“In A Walker in the City, Méira Cook takes on the old boys’ club of poetry in playful and patricidal fashion. Cook’s eponymous walker [. . .] measures life in feet, ‘the foot a precise / approximation of length.’ Walking and writing share tongues and feet; both acts allow Cook’s ‘girl with a name like a shrug,’ a ‘termagant’ who has turned being written to her advantage by writing her way out of others’ narratives, to establish herself as one of the most enigmatic and powerful characters in Canadian literature.”

—Travis V. Mason, Canadian Literature

“To me, the beauty of A Walker in the City is that there must be deliberate reading and rereading of the collection, much like a leisurely walk through the city, taking a street many times to understand where it leads. One can breeze through the work with the restless feet of a young walker and be entranced by the delightful rhythms and metaphors, or can choose to loaf and meander through the pages, following the complexities and allusions and discovering the same wealth that Méira Cook has found in her Winnipeg.”

—Jessica Kuepfer, The Goose, Waterloo

“Whatever it is, it’s hip, it’s sexy, it’s meta. Cook is playful in her meta-ness. She breaks the mystique of poetry and narration, the fourth-wall of I-don’t-get-it writing [. . .] A Walker in the City is about reading, how we want to be read, as people, and what we desire to read in others. We seem to desire beauty. For all of the paradoxical games Cook plays, she has a way of drawing out this desire, showing it as something sensual and sometimes dangerous.”

—Devin Pacholik, pagesandpatches.blogspot.ca

“I love the narratives folded in narratives, but this collection abounds with pleasures, rhythm perhaps at the top of the list, images vying closely for that spot. Delightful, truly.

In some ways an ode to Winnipeg, the collection is playful and urban and richly allusive but not intimidatingly so.”

—Frances Sprout, materfamiliasreads.blogspot.ca

“Méira Cook’s narrative poem, A Walker in the City, explores themes of age, life, death, language and tradition. Consisting of seven sections, the poem is the story of the walker, a young woman who is a character that is written by an “old city poet” who is being written by another poet. Entertaining and intelligent, A Walker in the City is a captivating holiday read for urban dwellers.”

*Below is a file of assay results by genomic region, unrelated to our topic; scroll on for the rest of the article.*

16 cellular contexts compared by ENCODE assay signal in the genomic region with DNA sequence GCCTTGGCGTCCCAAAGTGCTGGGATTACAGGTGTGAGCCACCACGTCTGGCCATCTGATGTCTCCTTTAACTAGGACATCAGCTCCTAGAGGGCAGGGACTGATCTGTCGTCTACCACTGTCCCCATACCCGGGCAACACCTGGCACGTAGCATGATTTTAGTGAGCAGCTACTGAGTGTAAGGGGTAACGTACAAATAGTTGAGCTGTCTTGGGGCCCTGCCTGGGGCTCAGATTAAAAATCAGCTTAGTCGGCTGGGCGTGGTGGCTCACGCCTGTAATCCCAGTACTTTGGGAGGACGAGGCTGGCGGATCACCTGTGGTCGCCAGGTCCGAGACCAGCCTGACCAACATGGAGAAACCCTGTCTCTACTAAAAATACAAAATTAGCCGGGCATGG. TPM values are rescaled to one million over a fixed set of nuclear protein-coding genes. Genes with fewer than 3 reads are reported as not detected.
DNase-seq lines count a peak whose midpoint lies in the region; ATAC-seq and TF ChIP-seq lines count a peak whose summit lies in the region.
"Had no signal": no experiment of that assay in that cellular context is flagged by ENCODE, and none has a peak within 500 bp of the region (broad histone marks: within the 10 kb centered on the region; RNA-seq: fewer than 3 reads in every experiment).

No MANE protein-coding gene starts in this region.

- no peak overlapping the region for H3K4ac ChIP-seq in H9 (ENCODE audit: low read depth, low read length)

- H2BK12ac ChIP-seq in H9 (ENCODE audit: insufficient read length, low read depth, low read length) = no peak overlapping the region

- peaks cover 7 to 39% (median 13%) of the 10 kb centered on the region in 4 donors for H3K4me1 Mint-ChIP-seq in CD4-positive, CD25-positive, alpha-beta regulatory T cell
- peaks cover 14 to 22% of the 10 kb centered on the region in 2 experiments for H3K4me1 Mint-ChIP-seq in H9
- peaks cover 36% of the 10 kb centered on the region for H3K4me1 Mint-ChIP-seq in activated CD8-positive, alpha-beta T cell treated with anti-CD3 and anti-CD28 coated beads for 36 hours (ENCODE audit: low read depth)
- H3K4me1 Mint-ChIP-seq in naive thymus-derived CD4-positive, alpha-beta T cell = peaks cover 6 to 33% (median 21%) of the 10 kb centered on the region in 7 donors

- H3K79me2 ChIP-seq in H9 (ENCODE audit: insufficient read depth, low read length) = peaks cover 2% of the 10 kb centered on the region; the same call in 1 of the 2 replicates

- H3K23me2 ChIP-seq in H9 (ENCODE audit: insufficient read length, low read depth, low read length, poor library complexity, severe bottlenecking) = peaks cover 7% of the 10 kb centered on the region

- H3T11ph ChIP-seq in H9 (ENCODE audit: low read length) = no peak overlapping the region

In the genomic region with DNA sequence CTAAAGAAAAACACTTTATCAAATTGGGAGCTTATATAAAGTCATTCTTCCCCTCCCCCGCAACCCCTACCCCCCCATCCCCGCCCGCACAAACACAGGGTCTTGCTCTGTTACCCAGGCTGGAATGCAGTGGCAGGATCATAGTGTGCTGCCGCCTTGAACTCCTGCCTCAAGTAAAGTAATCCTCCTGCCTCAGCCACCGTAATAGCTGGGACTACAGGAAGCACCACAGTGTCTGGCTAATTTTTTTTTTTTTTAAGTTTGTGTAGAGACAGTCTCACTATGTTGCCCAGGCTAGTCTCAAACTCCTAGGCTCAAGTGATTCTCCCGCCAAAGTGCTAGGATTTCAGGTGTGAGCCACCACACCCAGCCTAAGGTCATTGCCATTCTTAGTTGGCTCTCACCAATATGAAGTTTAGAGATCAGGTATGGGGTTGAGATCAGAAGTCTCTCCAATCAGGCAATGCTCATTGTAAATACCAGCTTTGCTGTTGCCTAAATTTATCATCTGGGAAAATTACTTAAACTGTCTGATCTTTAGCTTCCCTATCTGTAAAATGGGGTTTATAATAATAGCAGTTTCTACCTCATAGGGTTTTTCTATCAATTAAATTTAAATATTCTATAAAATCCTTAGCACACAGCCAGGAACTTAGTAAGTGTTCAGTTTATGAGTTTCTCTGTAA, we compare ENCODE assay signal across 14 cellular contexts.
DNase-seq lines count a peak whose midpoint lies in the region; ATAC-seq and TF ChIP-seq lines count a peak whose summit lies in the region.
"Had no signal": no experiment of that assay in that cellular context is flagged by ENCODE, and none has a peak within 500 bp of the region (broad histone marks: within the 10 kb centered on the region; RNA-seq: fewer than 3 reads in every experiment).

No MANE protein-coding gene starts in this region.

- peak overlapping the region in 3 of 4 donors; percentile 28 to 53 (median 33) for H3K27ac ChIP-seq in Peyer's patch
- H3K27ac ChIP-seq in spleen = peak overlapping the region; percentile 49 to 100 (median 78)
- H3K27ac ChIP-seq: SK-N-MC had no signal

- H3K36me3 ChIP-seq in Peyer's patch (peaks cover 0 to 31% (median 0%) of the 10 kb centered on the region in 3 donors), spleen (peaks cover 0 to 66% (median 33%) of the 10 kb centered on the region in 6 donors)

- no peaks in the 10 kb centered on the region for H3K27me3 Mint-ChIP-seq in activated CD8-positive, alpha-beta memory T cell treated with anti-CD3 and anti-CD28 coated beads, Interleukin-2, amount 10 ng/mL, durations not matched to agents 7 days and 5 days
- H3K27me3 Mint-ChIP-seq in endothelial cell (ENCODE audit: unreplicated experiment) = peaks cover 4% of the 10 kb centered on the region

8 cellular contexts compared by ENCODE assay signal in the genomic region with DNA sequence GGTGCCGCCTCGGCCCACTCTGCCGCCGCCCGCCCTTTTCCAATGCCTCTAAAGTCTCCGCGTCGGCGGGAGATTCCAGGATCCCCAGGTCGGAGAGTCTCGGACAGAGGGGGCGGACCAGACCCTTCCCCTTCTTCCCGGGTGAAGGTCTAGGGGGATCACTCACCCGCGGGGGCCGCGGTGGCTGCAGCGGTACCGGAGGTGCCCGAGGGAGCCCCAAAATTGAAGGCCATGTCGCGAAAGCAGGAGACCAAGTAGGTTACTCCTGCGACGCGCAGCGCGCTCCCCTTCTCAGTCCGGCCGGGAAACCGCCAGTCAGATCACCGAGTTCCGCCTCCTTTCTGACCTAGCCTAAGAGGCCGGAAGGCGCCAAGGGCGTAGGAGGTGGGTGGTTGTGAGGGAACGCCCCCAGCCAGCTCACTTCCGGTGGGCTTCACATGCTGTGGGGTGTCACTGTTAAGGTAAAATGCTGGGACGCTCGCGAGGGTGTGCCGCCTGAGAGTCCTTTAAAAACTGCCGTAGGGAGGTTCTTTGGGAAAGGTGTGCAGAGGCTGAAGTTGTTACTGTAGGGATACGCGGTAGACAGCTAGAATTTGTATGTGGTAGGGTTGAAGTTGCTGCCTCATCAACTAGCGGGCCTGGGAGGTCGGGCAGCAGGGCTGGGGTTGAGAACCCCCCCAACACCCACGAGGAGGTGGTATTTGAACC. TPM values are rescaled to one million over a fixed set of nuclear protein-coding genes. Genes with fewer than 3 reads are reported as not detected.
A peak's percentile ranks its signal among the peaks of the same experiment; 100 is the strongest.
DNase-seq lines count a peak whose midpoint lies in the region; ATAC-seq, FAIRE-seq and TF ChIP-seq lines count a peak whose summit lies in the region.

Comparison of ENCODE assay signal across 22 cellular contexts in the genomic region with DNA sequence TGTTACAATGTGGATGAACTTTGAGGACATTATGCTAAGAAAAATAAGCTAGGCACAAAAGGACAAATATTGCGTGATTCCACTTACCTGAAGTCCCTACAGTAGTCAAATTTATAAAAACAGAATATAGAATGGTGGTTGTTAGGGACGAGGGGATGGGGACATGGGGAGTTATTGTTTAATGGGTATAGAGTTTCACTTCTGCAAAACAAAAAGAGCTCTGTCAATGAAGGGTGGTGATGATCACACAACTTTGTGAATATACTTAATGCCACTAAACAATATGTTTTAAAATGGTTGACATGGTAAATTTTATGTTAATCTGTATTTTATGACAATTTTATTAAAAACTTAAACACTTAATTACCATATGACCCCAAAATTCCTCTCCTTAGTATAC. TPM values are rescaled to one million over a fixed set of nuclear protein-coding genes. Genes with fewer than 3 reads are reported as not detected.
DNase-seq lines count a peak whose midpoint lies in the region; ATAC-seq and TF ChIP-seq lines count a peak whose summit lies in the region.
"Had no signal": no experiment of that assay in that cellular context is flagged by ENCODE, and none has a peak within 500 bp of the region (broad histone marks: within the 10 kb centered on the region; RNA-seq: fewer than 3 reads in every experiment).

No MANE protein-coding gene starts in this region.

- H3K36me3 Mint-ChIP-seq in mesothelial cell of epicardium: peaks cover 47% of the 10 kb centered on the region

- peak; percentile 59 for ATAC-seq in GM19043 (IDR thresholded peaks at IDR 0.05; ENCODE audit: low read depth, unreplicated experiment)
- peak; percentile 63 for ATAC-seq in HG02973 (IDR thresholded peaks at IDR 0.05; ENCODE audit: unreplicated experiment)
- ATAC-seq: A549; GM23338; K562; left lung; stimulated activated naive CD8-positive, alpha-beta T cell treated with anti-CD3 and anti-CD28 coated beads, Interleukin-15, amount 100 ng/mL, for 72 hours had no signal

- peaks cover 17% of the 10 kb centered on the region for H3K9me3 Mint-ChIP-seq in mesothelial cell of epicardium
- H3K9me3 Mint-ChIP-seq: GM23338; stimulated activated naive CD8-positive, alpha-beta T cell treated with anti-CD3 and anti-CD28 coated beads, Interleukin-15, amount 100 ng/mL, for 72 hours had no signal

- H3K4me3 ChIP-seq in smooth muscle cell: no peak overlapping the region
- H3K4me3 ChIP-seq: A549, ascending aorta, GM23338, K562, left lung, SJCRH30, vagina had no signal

—Open Book’s Holiday Book Guide

“Amble along with Méira Cook’s A Walker in the City, narrative poetry that is arresting and original, witty and hilarious, one of the most original books published by Brick Books.”

—The Independent Reader Monthly


SHORTLISTED – 2012 Aqua Lansdowne Prize for Poetry


Adam Father

He wakes up naked and drunk as a bear
on sun-fermented garbage.
Hungover and queasy and riled up by bees.
Nothing going well today, he moans,
life being short and the craft, ah, long.
Still, might as well take a stab at it,
lording it over misrule and tending the shame
that transforms a garden into Genesis.

So there he goes, stalking through the world
on his back legs, pelting down half-eaten words
from a great height.
Whatever he touches shrieks and bellows or writhes
like the alphabet.
A is for Crocodile, he croaks,
dashing through the Everglades, See you later!
And B is for the Wasp that stings him and C —
C is for the wide blue Ocean
in which he nearly drowns.

But nothing can drown him, our Adam
whose resolution is steadfast
and breezy at last, and buoyant
as a stone boat.